Off the Shelf: "Lithe and hilarious"
Date: Nov 14 2014
A Murder Mystery About Much More Than Whodunit
By Etinosa Agbonlahor | Friday, November 14, 2014
The first thing I ever read by Amara Lakhous was a novel called Dispute over a Very Italian Piglet. Intrigued by the title (which ought to win an award for utter wit), I borrowed a copy, intending to skim through, but ended up reading the entire thing in one sitting, captivated by Lakhous’ colorful narrators and his ability to mix dry humor with concrete (almost anthropological) observations about the incredibly diverse and incredibly tensioned Italy his characters inhabit. Dispute over a Very Italian Piglet shaped the high expectations with which I approached Lakhous’ second novel, Clash of Civilizations Over an Elevator in Piazza Vittorrio; excited and eager to see how he would weave his usual astute observations about identity, space and belonging into a murder mystery.
Clash of Civilizations Over an Elevator in Piazza Vittorrio didn’t fail my expectations. Lithe and hilarious, the story is centered on the inhabitants of an apartment near the Piazza Vittorrio, after a man is murdered in their elevator. The victim is a brute named Gladiator who had a penchant for peeing in the elevator and sexually assaulting the Peruvian maid next door (an illegal immigrant scared of being deported if she reported his assaults to the police). Though none of the tenants quite liked Gladiator, suspicions begin to bubble about who the murderer could be.
Now you’d expect that the novel would unfold as a regular mystery, with a determined detective combing his way through evidence to find Gladiator’s murderer. It doesn’t. Instead the reader is let into the conflicting, incredibly bigoted, and hilarious testimonies of twelve tenants. And as each presents his/her testimony what emerges is a cacophony of rage and mistrust. Whether it’s aimed at North African or Middle Eastern immigrants taking all the good jobs, southern Italians with their lax sense of time, drunk Albanians hanging out in the Piazza, or the inefficient and brutish government officials, everyone in this book hates someone or something.
The only thing the tenants know for certain is that main suspect in the case, the man last seen with the victim apparently saying the words “I’ll kill you” and the very same man who disappeared after Gladiator’s body was found, a genteel Italian named Amaedo who speaks the language fluently, helped organize spaces for the wives of Muslim immigrants in the building to meet outside of their houses, rescued the Peruvian maid from Gladiator’s attacks, gave his homesick Iranian neighbor a way to connect with the Iran he so desperately misses but cannot return to, and made the elevator operator’s job easier by not taking the elevator, is definitely not the murderer. Yet, nothing in this novel is as it appears, despite the characters assertions.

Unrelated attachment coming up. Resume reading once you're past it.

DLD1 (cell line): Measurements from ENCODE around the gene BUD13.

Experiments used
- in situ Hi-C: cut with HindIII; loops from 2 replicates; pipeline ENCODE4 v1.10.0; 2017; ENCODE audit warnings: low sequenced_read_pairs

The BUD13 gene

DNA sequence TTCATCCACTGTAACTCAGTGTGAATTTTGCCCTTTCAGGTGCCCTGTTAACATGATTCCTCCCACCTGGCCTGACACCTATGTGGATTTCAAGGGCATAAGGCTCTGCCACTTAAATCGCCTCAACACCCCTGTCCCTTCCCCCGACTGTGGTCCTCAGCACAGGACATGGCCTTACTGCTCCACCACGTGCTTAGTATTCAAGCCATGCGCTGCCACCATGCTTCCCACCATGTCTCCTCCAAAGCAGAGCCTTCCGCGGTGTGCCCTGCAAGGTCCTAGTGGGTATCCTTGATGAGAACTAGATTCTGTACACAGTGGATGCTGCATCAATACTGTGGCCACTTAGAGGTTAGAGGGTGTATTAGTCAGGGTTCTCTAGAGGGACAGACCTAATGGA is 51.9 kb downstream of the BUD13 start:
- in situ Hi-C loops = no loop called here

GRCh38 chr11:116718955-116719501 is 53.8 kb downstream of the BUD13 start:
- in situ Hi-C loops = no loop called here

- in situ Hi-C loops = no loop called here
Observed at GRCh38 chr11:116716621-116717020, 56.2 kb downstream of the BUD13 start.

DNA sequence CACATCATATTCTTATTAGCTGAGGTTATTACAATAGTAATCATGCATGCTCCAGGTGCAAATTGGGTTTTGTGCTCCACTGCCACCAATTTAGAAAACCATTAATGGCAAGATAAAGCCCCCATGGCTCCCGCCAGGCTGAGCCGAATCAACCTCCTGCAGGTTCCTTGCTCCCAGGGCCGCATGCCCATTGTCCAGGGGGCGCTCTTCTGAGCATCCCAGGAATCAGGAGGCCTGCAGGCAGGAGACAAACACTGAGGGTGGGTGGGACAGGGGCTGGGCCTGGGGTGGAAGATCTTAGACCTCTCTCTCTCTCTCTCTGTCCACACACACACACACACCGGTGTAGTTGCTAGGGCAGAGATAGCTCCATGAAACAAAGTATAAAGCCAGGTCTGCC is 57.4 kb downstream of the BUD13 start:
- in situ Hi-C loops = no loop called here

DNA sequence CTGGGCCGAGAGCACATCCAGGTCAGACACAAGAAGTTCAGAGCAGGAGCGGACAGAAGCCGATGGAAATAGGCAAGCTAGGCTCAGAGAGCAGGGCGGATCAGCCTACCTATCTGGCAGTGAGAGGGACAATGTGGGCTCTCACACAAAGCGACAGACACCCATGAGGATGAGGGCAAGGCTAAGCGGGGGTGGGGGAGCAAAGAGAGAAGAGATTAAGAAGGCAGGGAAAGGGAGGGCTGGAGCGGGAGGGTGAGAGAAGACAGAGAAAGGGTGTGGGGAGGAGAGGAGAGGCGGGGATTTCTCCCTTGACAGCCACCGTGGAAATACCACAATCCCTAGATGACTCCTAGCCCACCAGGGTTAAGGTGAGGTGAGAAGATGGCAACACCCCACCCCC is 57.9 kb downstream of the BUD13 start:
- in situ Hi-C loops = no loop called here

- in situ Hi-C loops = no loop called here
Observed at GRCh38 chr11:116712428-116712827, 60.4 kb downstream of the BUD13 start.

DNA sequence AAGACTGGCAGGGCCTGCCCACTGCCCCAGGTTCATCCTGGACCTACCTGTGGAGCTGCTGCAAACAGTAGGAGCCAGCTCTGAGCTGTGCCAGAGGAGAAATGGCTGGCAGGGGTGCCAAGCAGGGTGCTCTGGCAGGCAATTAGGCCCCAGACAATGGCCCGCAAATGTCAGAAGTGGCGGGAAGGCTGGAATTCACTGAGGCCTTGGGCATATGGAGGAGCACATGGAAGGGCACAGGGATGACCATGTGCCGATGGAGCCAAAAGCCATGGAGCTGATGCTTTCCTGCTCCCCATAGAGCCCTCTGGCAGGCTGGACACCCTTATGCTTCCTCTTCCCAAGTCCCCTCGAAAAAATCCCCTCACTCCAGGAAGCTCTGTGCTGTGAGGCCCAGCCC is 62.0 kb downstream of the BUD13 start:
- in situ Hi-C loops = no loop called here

The concierge, Bendetta for example, is a proud Italian with a disdain for all immigrants—especially those who won’t even learn the language or culture but hang around taking up the jobs that her unemployed son, a ‘true’ Italian, could do. Benedetta immediately suspects the ‘Albanian,’ a disrespectful drunk who insults her whenever she calls out to him in Italian, saying “guaglio” since she doesn’t know his name, he responds with something that sounds like “merssers” which is obviously some sort of Albanian insult. The ‘Albanian’ however is really an Iranian refugee (or illegal immigrant depending on who’s speaking) named Parviz whose desire to be back home in Iran with his family pushes him to recoil against all things Italian for fear that they will dilute the memories he has of his family. Parviz also can’t understand why Benedetta insists on insulting him by calling him ‘guaglio’ a word his Iranian friends have assured him means ‘fuck’ in Italian (it’s actually a generic term used to refer to a person). He however tries to ease Benedetta’s ire by ending their interactions with a polite ‘merci’, which only seems to infuriate her further.
As the tenants recount their testimonies, what begins to develop is a comedy of errors that is both light-hearted and utterly terrifying when we realize that any one of those people has a viewpoint that many of us have at some time or another thought, shared or encountered.
Clash of Civilizations Over an Elevator in Piazza Vittorrio is perhaps the only work of fiction I’ve read that successfully explores how our ideas of who we are often are negatively reinforced by ideas of who we are not. It’s certainly the only book that’s made me laugh on one page, and then wince on the next. Ultimately what moves this book forward is not finding out who killed Gladiator, but exploring the tensioned web of misunderstandings that pervades the apartment complex and undermines the relationships the tenants have with each other. The stereotypes and misunderstandings in the novel don’t just happen because the characters are Italians, Italian immigrants or immigrants who happen to be in Italy, they occur whenever people from different civilizations meet and forget to understand or respect each other’s background. Clash of Civilizations Over an Elevator in Piazza Vittorrio is a little novel, short enough to be assimilated on a quiet evening, yet powerful enough to leave you with the sense that you could be doing more to understand the people around you.